Jones names names (she called Kim K a “basic commercial product”), and at times she is quiet about which celebrities she’s talking about. Clearly so many female entertainers look up to her and try to emulate her, but unsurprisingly Jones isn’t too taken by the attention, because:

“It all backfired on me, because I set out to inspire other people, but those I inspire tend not to be inspired in that they do their own thing, but in that they do my thing, a little their way, but not too much.”

This will go down as one of my favourite memoirs ever! I for one am glad Jones did decide to write her memoirs.

Letter To Jimmy- Alain Mabanckou

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“People would argue for a long time about the real reasons behind your “exile” in France. But the truth is that there is nothing more disheartening than the imprisonment of a creative person, nothing worse than the feeling that the world collapsing before you will swallow your dreams in the end.”- Alain Mabanckou, Letter to Jimmy

I feel this book is many things at once: it’s a sort of biography, a homage to a great writer, and at the same time it’s a sort of guide to the search for one’s inner self through the works of someone who has clearly influenced us. It was a beautiful recapitulation of James Baldwin’s life by someone who is clearly a great admirer and knows a lot about him. At times Mabanckou is speaking to James Baldwin, at other times he is addressing us, the reader, filling the gaps in our knowledge and giving us interesting tidbits and interspersing the book with book reviews.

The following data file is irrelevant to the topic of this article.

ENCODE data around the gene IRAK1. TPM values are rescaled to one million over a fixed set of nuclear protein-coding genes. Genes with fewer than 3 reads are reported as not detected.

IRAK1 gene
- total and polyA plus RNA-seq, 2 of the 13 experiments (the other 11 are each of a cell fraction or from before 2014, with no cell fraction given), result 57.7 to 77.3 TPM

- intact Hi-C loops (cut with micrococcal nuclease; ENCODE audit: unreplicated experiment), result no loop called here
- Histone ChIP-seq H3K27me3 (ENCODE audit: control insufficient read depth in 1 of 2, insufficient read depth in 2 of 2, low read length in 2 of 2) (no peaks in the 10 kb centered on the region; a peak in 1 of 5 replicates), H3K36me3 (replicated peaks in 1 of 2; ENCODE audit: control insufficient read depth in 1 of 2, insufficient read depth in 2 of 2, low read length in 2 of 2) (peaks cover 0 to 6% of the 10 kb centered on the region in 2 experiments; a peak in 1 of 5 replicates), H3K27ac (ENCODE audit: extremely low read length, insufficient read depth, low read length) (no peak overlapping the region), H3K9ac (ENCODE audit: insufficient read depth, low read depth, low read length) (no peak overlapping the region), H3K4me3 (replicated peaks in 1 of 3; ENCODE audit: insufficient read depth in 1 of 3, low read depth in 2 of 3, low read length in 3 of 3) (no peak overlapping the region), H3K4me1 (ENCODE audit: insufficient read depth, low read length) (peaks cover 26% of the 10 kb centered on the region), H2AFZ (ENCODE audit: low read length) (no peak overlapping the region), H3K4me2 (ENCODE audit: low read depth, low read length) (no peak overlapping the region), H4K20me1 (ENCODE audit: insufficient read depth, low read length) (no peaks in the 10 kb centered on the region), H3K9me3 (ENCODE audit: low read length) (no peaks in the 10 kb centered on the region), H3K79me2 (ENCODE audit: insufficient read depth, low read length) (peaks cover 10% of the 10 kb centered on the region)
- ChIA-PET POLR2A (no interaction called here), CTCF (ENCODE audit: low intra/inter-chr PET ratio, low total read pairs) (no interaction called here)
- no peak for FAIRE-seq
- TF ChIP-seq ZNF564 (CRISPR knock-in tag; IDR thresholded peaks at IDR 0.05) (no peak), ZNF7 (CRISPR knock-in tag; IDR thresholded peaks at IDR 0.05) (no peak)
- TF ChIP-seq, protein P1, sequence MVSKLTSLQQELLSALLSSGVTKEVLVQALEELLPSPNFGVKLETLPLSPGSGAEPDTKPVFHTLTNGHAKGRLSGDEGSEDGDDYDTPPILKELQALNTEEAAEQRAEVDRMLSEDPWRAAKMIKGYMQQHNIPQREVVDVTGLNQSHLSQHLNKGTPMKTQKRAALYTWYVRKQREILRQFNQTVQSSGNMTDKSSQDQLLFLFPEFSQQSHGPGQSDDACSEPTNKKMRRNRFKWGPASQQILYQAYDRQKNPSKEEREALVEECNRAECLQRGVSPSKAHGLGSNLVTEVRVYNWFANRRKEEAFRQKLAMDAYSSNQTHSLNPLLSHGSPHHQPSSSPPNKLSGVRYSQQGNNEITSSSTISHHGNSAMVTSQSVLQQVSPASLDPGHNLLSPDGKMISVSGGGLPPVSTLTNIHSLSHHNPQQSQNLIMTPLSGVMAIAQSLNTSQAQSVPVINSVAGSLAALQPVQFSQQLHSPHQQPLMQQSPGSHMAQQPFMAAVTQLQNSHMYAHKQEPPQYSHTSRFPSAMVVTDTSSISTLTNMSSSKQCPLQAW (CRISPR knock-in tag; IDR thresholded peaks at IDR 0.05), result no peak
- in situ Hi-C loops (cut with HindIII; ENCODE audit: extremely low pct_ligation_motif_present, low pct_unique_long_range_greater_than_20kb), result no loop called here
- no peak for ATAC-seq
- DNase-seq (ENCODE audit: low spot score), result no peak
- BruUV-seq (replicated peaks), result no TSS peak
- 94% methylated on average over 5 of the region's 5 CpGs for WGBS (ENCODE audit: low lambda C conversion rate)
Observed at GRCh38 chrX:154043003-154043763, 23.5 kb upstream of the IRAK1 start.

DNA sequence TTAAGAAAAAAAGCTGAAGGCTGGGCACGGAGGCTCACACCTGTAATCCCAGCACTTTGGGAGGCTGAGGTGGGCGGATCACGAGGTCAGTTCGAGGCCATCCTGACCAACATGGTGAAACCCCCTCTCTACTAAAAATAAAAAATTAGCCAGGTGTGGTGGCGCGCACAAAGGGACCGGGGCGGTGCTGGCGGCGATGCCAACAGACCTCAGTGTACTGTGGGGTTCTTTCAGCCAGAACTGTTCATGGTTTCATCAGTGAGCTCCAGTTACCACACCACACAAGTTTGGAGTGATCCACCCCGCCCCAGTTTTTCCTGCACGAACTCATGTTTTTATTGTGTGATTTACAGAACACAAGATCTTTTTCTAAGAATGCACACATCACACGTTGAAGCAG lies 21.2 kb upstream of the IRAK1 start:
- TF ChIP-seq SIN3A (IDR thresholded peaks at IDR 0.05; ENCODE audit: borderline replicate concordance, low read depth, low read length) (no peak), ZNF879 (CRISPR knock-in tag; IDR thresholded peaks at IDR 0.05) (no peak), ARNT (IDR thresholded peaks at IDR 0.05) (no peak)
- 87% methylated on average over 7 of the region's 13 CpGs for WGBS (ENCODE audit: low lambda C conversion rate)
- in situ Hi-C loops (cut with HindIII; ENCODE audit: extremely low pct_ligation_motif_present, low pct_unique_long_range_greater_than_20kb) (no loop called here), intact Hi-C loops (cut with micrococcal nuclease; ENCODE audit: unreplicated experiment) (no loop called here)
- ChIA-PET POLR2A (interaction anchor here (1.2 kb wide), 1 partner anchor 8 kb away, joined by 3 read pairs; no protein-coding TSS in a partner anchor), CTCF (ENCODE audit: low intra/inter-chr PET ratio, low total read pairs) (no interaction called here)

To me, the title of the book illustrates a closeness between the writer and James Baldwin, and it’s no surprise the admiration and reverence Mabanckou feels to Baldwin because I, and so many others, feel it too. An enigmatic individual, insightful, brave enough to take his life into his own hands, eloquent enough to dissect and present the race problem in an accessible and very incisive way.One of the chapters is entitled “black. bastard. gay and a writer”, I believe the first three words basically sum up the complexity of his identity, especially in the era in which he lived, and yet he managed to become one of the best writers of the 20th Century despite so many obstacles.